As the water sector looks towards Ofwat’s next Asset Management Period (AMP8), all eyes are on what future management and investment in the network will look like.

Globally, huge investments are being made in interventions to respond to both current and future water challenges. However, our current ways of interacting with the water system are no longer fit for purpose, and change is required to ensure that investment is successful in building resilience to stresses the networks face.

This is about changing how we view and value water. Shifting the focus from output to outcomes, developing an adaptive approach to planning and creating a stronger social contract between institutions and the public are just some of solutions we as an industry must consider if we are able to ensure asset health and protect the water networks for the future.

When we think of resilience, the core premise is its ability to cope with and recover from disruption, as well as the ability to anticipate and mitigate against future challenges. With increasing volatility due to climate change, the water sector must take an adaptive approach to planning and investing.

One way this can be done is through adaptive pathway planning, which involves identifying a set of potential future investment and activity pathways that may need to be triggered depending on how circumstances evolve and avoid locking in present solutions that may become redundant or obsolete in future.

The whole process is underpinned by an iterative process of monitoring and adjusting as the reality of future trends becomes apparent. It also demonstrates the importance of a consideration in the way our organisations, partnerships and communities are set up to promote resilience and adaptivity to future challenges, with a growing emphasis on the need to build resilience that is equitable and inclusive.

When exploring the interaction between institutions and citizens, we must also seek to understand the terms of the social contract. In the water sector in particular, the strength of this contract is becoming increasingly important as people believe they need to, and are regularly asked to, change their behaviour in the face of current challenges.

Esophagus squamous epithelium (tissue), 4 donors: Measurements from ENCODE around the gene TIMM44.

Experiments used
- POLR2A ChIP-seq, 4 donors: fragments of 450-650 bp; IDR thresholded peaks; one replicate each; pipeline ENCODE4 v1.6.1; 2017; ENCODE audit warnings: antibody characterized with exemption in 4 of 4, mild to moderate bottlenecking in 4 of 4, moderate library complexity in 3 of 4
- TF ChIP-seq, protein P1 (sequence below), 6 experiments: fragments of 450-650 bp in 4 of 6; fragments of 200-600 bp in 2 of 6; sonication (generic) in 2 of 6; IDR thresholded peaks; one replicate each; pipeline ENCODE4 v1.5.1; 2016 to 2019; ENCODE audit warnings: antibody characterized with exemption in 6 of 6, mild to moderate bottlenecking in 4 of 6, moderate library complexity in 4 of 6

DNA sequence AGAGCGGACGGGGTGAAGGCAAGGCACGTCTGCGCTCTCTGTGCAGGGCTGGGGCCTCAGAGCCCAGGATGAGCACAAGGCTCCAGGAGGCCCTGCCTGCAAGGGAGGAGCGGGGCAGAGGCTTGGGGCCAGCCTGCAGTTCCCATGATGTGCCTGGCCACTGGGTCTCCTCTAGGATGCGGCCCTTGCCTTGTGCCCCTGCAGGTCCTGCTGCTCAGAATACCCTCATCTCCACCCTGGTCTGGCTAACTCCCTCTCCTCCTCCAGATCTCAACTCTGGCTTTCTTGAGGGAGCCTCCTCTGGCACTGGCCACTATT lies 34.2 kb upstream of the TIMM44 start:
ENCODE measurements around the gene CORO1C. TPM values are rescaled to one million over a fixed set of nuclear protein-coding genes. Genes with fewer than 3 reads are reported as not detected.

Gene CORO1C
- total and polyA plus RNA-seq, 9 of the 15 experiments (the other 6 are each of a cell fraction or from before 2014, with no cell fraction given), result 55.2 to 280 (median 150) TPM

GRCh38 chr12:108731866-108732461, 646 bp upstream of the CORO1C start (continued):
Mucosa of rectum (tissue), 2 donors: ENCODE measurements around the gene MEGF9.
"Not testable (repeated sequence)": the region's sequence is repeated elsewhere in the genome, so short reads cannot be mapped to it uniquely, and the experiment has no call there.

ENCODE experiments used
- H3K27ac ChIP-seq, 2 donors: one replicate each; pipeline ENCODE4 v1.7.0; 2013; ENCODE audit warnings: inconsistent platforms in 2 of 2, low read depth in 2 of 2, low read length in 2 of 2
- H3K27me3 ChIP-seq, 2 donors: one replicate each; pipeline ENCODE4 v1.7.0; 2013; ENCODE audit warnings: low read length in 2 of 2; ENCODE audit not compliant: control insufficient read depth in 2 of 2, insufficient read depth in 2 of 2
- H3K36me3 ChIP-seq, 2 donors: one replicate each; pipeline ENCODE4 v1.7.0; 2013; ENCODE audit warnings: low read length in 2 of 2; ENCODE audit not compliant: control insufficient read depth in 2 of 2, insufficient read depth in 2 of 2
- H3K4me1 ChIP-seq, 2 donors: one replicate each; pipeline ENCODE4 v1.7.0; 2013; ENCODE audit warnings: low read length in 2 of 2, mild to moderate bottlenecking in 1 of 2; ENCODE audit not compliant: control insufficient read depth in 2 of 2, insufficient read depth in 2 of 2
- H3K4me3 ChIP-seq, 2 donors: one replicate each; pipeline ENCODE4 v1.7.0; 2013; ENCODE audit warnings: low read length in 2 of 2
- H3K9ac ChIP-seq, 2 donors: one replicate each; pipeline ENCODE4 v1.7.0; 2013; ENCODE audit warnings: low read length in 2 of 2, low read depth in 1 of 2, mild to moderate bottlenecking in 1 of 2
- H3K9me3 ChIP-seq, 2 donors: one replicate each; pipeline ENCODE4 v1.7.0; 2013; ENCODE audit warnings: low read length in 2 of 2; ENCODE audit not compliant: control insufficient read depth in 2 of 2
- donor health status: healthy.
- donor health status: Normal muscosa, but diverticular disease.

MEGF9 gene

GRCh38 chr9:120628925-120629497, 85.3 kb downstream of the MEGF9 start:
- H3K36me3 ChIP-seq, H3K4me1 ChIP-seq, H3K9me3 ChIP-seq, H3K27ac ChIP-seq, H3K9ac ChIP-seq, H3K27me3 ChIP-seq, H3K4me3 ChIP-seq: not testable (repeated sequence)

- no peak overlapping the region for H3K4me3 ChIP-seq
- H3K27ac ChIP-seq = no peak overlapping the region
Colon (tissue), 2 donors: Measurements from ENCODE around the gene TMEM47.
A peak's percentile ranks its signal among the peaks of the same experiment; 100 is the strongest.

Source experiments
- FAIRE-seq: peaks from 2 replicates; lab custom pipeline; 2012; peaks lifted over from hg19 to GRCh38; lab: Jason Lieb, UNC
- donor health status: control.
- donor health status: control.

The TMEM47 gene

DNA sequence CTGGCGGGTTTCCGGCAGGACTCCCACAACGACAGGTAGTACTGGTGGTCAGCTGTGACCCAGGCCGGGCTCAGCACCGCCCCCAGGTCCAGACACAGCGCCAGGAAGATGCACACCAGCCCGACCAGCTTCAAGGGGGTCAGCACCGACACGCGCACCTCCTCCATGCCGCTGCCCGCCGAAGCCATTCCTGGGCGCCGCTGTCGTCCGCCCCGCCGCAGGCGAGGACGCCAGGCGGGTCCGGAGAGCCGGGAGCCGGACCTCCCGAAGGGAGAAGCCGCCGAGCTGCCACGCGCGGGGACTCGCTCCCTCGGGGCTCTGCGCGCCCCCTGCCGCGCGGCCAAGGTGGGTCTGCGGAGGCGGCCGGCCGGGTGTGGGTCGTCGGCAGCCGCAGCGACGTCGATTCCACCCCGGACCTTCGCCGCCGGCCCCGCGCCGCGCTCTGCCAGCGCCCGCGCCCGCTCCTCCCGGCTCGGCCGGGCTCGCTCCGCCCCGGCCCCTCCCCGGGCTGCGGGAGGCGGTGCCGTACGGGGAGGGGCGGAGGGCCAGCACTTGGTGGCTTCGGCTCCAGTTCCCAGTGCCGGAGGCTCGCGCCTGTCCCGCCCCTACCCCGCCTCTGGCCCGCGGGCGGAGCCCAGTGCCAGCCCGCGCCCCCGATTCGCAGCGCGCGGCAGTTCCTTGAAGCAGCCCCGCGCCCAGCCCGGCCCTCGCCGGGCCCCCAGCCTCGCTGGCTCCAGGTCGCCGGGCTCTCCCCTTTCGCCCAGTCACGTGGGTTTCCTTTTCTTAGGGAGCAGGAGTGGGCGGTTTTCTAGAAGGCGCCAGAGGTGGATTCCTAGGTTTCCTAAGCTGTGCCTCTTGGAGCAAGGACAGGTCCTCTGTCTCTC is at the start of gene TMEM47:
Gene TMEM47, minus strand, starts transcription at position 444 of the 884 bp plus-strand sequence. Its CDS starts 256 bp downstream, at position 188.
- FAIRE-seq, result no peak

There are two key aspects of this relationship. Firstly, there is a need to raise awareness that there is a shared responsibility in managing the health of the network and ensuring its future. Secondly, there will be an inevitable and detrimental limit if those organisations that are seen by the public as being responsible for managing and governing the water system are not trusted, or not seen to be playing their part in the context of shared responsibility.

In the UK, there has been substantial damage to the social contract between water companies and customers in the last year. As well as recognising the need for improved performance by the sector, there is also a growing realisation that this lack of trust is standing in the way of large-scale collective action to reach common goals.

Historically, approaches within the water system have focused on organisational outputs which tend to be easier to measure, easier to regulate and generally within the control of individual actors. This prevailing mindset, even where these outputs are focussed on positive environmental or societal impacts, mean they tend to be considered in isolation from others who contribute to the same issues.

 A shift towards outcomes would see common goals put at the centre of what an organisation is looking to positively impact. For example, an organisation may set ‘healthy rivers’ as one of their strategic outcomes. This not only encapsulates the operational improvements they need to make, but also identifies the other actors whose actions affect river quality, understands their proportional impacts, and works together to create solutions that best achieve the common goal. A move from outputs to outcomes isn’t a simple matter of semantics. It is a radical change to how organisations traditionally think and act, moving goals outside of one’s direct sphere of influence.

It has never been more important for all actors in the water sector to consider their role and responsibilities to secure the health and resilience of our networks. Traditional approaches and thinking often assumed a largely stable and predictable future, but this is not what we are faced with now. Whilst the considerations outlined here will not be the only solutions as we adapt to the changing climate, they will form part of the necessary characteristics of future-proofed organisations.